International Criminal Court (ICC)

International Justice Day

July 17, 2016

International Justice Day commemorates the historic global efforts to end genocide, war crimes, and crimes against humanity and to recognize efforts to prosecute perpetrators of human rights abuses. This is also a day to celebrate the international community’s work to create a more just and peaceful world.

International Justice Day

On July 17, 1998, the international community adopted the Rome Statute which established the International Criminal Court (ICC).

July 17 is celebrated annually to honor the international community’s efforts to provide and enforce human rights law promoting global peace, security, and well-being. This day also commemorates other critically important achievements in holding parties accountable for atrocities in World War II and in the former Yugoslavia, Rwanda, Sierra Leone, and Cambodia.

The International Criminal Court

The ICC is the world’s only permanent international criminal tribunal. It is headquartered in The Hague, Netherlands, and is charged with investigating and prosecuting crimes of genocide, crimes against humanity, aggression,  and war crimes.

Some of the key features of the ICC

  • The ICC has jurisdiction over the gravest instances of atrocity crimes and targets only the highest priority perpetrators of these crimes.
  • The ICC prosecutes individuals, not organizations or governments.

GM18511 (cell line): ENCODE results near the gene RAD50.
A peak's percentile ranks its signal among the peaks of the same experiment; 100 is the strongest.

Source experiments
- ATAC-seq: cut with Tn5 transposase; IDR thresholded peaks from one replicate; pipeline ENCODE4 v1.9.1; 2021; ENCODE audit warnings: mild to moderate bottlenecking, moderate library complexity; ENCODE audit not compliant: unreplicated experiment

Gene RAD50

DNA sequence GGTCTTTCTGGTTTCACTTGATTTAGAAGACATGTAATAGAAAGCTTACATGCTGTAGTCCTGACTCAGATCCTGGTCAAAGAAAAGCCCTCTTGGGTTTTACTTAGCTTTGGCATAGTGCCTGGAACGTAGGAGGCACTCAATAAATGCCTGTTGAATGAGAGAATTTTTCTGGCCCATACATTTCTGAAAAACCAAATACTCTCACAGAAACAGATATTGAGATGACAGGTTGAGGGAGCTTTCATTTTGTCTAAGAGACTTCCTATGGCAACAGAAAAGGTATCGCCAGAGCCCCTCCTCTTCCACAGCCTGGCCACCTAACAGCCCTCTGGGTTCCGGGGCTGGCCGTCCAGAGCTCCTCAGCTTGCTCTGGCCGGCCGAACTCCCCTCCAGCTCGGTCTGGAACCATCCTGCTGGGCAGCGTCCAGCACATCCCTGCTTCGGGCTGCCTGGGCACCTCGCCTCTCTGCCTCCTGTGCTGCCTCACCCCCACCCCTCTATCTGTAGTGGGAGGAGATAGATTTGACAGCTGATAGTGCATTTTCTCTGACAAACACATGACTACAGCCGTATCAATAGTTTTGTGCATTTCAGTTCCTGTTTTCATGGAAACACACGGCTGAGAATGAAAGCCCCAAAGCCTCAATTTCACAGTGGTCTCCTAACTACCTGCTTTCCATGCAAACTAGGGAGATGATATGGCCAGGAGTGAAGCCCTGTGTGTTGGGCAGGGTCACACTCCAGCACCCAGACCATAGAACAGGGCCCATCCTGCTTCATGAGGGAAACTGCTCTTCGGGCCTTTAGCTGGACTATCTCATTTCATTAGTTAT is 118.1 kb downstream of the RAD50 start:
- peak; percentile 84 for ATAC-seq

• The ICC is designed to become involved if the state in question is either unwilling or unable to investigate or prosecute genocide, crimes against humanity, aggression, or war crimes that occur within that state’s own jurisdiction. This is referred to as ‘complementarity;’  the ICC acts to complement and enhance the legal system.
  • The ICC is not part of the United Nations, though the Court may work at the request of the United Nations Security Council.
  • Cases come before the ICC if referred by a state party OR by a non-state party in reference to a situation in its country; if the Office of the Prosecutor opens an investigation into atrocity crimes that occurred in the territory of a state party or crimes committed by a national of a state party; or if the Security Council refers a situation.

The adoption of the Rome Statute creating the ICC was a momentous step towards ending impunity for the perpetrators of the most serious international crimes. The ICC’s work enhances a future of peace and security for the global community.

To date, 122 countries have ratified the Rome Statute.

The United States was instrumental in the drafting of the Rome Statute, the document which created the ICC. The US has not yet ratified the Rome Statute but retains a strong positive relationship with the Court on an ad hoc basis.

Ad Hoc Tribunals

The United Nations established ad hoc international tribunals, building on the precedence set by criminal justice efforts of the Allies after World War II at the tribunals in Nuremberg, Tokyo, and elsewhere. These tribunals were designed to addresses very specific conflicts and cases that occurred during a specific time.

  • The International Criminal Tribunal for Rwanda (ICTR) was established by the UN Security Council in 1994 to prosecute genocide, crimes against humanity, and war crimes occurring between January 1 and December 31, 1994, in Rwanda.
  • The Special Court for Sierra Leone and the Extraordinary Chambers in the Courts of Cambodia are hybrid domestic-international courts to try those responsible for atrocity crimes committed during Sierra Leone’s civil war and the genocide in Cambodia during the Khmer Rouge rule, respectively.